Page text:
When sufficient corrosion occurs, a coupon 170 fails and the coupon separates at the specimen region—the location of the subassembly where the coupon is designed to fail when it corrodes and weakens. When the coupon fails, a set of Belleville springs 166 within the case causes the upper portion of the coupon assembly to “pop up”. This moves the finger stop 160 out of the way of the finger 158 on the spindle allowing the spindle assembly 156 with the magnet 162 to rotate to the next finger stop 182. The receiver, as illustrated in FIGS. 1-3 measures the rotation of the magnet signaling failure of that particular coupon. As illustrated in the figure, multiple coupons can be employed, each with a decreasing stress applied in order to clearly establish a corrosion rate of the process occurring inside the container.
 The details of the corrosion coupon subassembly 180 are shown in FIG. 7. This subassembly (made from stainless steel or any other high-tensile material designed to measure the corrosion process) has a one-piece, partially threaded, corrosion coupon shaft 174 that includes a region for the corrosion coupon 170. A stack of Belleville washers 174 are compressed against the base 140 of the transmitter with a tensioning nut 164; this provides the stress to the specimen region and allows the finger stop 158 to pop up when the corrosion coupon 170 fails. The top end of the shaft 174 incorporates the finger stop 158 and the bottom end of the shaft 174 has a shoulder 168 that fits into a foot 142 at the bottom of the body. Only the lower portion of the corrosion coupon—that portion of the subassembly containing the specimen region—is exposed to the corroding environment.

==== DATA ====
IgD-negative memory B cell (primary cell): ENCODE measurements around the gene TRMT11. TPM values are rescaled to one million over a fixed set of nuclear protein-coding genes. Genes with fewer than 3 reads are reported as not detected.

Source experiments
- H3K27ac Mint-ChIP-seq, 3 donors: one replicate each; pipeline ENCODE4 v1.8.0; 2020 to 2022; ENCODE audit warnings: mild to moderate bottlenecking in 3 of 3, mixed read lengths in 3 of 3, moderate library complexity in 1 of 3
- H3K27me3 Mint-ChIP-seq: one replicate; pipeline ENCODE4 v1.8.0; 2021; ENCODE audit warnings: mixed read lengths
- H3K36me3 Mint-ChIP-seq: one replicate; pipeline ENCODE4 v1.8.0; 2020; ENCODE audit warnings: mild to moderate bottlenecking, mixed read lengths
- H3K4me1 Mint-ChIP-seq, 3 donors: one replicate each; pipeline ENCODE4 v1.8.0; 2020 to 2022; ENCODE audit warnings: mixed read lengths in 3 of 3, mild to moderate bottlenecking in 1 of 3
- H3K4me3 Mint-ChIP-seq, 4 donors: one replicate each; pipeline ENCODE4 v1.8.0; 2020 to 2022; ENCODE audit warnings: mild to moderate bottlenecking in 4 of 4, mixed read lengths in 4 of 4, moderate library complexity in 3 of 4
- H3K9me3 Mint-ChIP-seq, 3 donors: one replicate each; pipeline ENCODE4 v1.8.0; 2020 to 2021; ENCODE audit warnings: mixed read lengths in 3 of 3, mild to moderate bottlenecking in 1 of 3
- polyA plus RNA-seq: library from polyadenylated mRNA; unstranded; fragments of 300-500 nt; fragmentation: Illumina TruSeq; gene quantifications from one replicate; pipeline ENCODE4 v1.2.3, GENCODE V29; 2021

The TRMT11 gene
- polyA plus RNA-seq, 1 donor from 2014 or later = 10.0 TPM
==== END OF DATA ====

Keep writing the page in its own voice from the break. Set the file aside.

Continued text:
The transmitter illustrated in FIG. 6 incorporates six corrosion coupons, each arranged at 60-degrees intervals. FIG. 8a shows the corrosion mechanism in the “armed” or “ready” position where the corrosion coupon 170 on the corrosion coupon subassembly 180 has not yet failed. As noted above, the specimen region of the mechanism is external to the case and is exposed to the corrosive material; this allows the coupon specimen to experience the same corrosion processes being experienced by the container being measured.
 In the “armed” or “ready” state, as illustrated in FIG. 8a, the finger 200 on the torsion-spring-loaded spindle assembly (i.e., coiled spring) is prevented from rotating by the interference of the finger stop 202 portion of the corrosion coupon shaft. As shown in FIG. 8b, when the corrosion coupon 170 fails, the finger stop 202 “pops up” allowing the spindle finger 200 to pass by the finger stop 202 clearance section to the next corrosion coupon subassembly 182 where it is stopped by the finger stop 206.